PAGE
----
Genetic engineers use antibiotic-resistance genes to mark the inserted genes to help identify the GE plants. These genes may be picked up by bacteria and the bacteria will not be affected by the antibiotic anymore. This could contribute to the already increasing antibiotic resistance among bacteria and virus.

–        Decreased Nutritional Value

In some cases, GE crops can have altered nutritional content. Transgenic foods may mislead consumers with counterfeit freshness and nutritional superiority.  For example, a luscious-looking, bright red tomato could be several weeks old and have little nutritional worth.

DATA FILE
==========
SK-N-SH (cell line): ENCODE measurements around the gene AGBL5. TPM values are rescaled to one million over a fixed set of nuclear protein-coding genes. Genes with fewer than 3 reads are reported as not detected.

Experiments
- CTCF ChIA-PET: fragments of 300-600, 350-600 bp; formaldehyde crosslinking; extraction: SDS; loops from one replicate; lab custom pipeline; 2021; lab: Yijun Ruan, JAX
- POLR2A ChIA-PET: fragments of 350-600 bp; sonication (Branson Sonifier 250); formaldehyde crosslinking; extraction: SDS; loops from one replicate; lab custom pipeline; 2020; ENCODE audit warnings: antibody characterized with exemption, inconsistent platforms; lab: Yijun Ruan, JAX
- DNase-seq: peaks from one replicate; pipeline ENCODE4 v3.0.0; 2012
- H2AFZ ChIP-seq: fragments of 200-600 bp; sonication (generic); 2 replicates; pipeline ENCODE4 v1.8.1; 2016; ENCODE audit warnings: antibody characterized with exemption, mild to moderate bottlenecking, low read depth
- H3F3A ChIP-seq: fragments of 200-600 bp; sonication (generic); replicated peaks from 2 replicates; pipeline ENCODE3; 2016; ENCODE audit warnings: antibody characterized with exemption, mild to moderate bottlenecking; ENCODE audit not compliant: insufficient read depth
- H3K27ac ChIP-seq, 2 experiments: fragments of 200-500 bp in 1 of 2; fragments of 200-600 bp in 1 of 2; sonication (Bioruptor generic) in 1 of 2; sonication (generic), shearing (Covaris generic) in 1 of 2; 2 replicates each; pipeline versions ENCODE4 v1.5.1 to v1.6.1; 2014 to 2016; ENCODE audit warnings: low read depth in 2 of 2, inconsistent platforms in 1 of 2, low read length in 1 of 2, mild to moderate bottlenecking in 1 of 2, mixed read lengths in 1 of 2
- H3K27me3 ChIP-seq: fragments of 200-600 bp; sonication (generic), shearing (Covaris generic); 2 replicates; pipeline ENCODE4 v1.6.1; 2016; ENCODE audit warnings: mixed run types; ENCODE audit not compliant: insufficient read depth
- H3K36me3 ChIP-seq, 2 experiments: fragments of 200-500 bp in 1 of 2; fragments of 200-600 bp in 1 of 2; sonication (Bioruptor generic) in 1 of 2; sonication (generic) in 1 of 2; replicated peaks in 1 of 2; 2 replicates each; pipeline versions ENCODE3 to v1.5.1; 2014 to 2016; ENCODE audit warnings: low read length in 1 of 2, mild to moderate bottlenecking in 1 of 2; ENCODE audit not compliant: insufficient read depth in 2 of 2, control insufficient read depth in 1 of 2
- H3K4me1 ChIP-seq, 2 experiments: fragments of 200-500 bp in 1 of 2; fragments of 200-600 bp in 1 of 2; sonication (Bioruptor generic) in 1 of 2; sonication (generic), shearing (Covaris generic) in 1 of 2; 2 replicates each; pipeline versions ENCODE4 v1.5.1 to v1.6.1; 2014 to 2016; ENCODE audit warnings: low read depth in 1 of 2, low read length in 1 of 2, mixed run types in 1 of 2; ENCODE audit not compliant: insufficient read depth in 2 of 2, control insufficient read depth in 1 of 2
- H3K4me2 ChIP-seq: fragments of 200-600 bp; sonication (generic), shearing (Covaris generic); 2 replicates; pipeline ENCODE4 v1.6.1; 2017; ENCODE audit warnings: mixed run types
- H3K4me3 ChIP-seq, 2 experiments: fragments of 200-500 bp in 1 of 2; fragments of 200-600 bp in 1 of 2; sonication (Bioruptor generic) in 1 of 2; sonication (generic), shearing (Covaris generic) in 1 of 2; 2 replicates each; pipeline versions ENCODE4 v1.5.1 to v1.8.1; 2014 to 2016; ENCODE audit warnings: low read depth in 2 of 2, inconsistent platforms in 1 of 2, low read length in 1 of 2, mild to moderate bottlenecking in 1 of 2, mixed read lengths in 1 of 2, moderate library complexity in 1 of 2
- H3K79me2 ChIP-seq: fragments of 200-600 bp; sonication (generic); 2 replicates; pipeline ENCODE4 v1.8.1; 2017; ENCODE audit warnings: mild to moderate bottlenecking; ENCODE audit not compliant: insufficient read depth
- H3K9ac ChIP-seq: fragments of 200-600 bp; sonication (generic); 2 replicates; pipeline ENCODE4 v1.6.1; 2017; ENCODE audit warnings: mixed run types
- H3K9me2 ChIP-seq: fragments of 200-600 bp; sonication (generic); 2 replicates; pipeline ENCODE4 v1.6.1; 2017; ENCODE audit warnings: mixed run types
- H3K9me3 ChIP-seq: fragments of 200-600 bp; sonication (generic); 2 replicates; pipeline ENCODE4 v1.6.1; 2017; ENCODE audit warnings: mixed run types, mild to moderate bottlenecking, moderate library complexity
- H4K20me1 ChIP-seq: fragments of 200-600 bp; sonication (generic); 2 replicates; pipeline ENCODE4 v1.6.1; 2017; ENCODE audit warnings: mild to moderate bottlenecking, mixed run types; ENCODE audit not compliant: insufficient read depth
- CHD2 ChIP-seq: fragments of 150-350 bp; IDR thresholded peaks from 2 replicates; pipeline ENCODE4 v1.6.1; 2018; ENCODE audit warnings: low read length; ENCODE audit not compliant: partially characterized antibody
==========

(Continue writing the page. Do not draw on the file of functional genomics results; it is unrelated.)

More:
–        Problems Cannot Be Traced 

Without labels our public health agencies are powerless to trace problems of any kind back to their source. The potential for tragedy is staggering.

Environmental Pollution

–        Increased Use Of Herbicides 

More than 50 per cent of crops developed by companies have been engineered to be resistant to herbicides. Farmers, knowing that their crops can tolerate the herbicides, will use them more liberally.

–        More Pesticides

Crops are now also being engineered to produce their own pesticides. This will promote more rapid appearance of resistant insects.  This strategy will put more pesticides in our fields and in our food – which could be harmful to human health.

–        Ecology May Be Damaged 

The influence of genetically modified organisms (GMOs) on the food chain may damage the local ecology causing unforeseen changes in the environment. New organisms may compete successfully with wild relatives and possibly wipe them out.